Between ages 6-10, although they are becoming much more socially aware, young boys at this stage mostly turn their technological attentions to internet gaming such as Minecraft, Roblox, Fortnite etc. which, offer the allure of high resolution, immersive video gaming with additional appeal of social interactions. With customizable avatars and unending novelty, a child can easily develop a deep, alternate virtual existence and spend equal time between that world and the real one. Far more addictive than any of the digital options in the child’s previous years, internet gaming taps into the pleasure center of our brains unlike any other stimulus the child has experienced up to this point. We’ll talk about this more in Part II.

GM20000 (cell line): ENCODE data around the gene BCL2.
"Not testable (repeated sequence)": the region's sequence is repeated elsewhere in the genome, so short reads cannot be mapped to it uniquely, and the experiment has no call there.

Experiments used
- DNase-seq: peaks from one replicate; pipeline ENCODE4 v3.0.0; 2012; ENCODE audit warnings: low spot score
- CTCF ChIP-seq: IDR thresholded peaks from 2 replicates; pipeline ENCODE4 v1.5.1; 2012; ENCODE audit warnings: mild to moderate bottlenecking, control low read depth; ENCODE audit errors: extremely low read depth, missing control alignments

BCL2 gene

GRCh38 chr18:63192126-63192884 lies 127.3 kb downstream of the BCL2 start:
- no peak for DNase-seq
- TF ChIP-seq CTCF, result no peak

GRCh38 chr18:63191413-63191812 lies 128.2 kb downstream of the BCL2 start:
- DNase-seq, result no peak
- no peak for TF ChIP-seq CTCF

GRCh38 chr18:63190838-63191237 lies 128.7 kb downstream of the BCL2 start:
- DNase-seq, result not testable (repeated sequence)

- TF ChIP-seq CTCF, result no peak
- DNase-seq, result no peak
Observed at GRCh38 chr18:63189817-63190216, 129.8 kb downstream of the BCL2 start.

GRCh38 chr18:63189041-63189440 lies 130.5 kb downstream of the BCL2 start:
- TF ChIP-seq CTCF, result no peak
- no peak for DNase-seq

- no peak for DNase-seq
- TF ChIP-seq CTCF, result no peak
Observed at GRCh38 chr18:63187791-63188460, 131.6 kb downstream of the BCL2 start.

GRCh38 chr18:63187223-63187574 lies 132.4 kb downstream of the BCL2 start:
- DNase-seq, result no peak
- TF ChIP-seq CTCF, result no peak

Continuing from age 6-10, both boys and girls begin to ramp up attention toward their peers (what they are thinking, saying, feeling, doing, and wearing). Their efforts are aimed at finding their places in their rapidly expanding worlds. Girls use the internet differently than boys. With highly impressionable minds, they interact with platforms like Youtube, Tiktok and Instagram, consuming unrealistic images and examples in a way that makes the unsustainable seem achievable and fantasy is confused with reality. While gaming and media streaming starts early, social media arrives on the scene a bit later, afflicting tweens and teens…And it hits them hard.